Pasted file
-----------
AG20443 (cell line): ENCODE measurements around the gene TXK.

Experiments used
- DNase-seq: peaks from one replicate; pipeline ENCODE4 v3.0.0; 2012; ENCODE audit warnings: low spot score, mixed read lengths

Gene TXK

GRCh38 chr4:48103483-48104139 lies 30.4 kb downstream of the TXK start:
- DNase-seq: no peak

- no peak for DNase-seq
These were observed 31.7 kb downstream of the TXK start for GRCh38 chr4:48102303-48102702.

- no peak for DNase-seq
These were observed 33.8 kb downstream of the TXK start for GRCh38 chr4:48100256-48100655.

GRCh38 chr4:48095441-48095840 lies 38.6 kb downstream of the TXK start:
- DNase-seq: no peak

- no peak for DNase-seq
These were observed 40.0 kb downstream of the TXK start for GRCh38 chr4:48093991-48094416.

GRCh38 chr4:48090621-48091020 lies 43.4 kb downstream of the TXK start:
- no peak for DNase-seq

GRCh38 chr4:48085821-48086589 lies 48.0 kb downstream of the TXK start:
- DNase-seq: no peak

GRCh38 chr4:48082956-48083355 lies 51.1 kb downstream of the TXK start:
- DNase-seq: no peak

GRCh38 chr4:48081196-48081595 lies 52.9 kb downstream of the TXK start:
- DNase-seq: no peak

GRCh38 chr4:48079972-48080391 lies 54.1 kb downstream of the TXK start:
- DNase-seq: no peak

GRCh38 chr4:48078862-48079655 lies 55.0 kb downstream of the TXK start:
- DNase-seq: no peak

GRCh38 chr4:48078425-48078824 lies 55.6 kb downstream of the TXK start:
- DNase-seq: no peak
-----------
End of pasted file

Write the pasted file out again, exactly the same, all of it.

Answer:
AG20443 (cell line): ENCODE measurements around the gene TXK.

Experiments used
- DNase-seq: peaks from one replicate; pipeline ENCODE4 v3.0.0; 2012; ENCODE audit warnings: low spot score, mixed read lengths

Gene TXK

GRCh38 chr4:48103483-48104139 lies 30.4 kb downstream of the TXK start:
- DNase-seq: no peak

- no peak for DNase-seq
These were observed 31.7 kb downstream of the TXK start for GRCh38 chr4:48102303-48102702.

- no peak for DNase-seq
These were observed 33.8 kb downstream of the TXK start for GRCh38 chr4:48100256-48100655.

GRCh38 chr4:48095441-48095840 lies 38.6 kb downstream of the TXK start:
- DNase-seq: no peak

- no peak for DNase-seq
These were observed 40.0 kb downstream of the TXK start for GRCh38 chr4:48093991-48094416.

GRCh38 chr4:48090621-48091020 lies 43.4 kb downstream of the TXK start:
- no peak for DNase-seq

GRCh38 chr4:48085821-48086589 lies 48.0 kb downstream of the TXK start:
- DNase-seq: no peak

GRCh38 chr4:48082956-48083355 lies 51.1 kb downstream of the TXK start:
- DNase-seq: no peak

GRCh38 chr4:48081196-48081595 lies 52.9 kb downstream of the TXK start:
- DNase-seq: no peak

GRCh38 chr4:48079972-48080391 lies 54.1 kb downstream of the TXK start:
- DNase-seq: no peak

GRCh38 chr4:48078862-48079655 lies 55.0 kb downstream of the TXK start:
- DNase-seq: no peak

GRCh38 chr4:48078425-48078824 lies 55.6 kb downstream of the TXK start:
- DNase-seq: no peak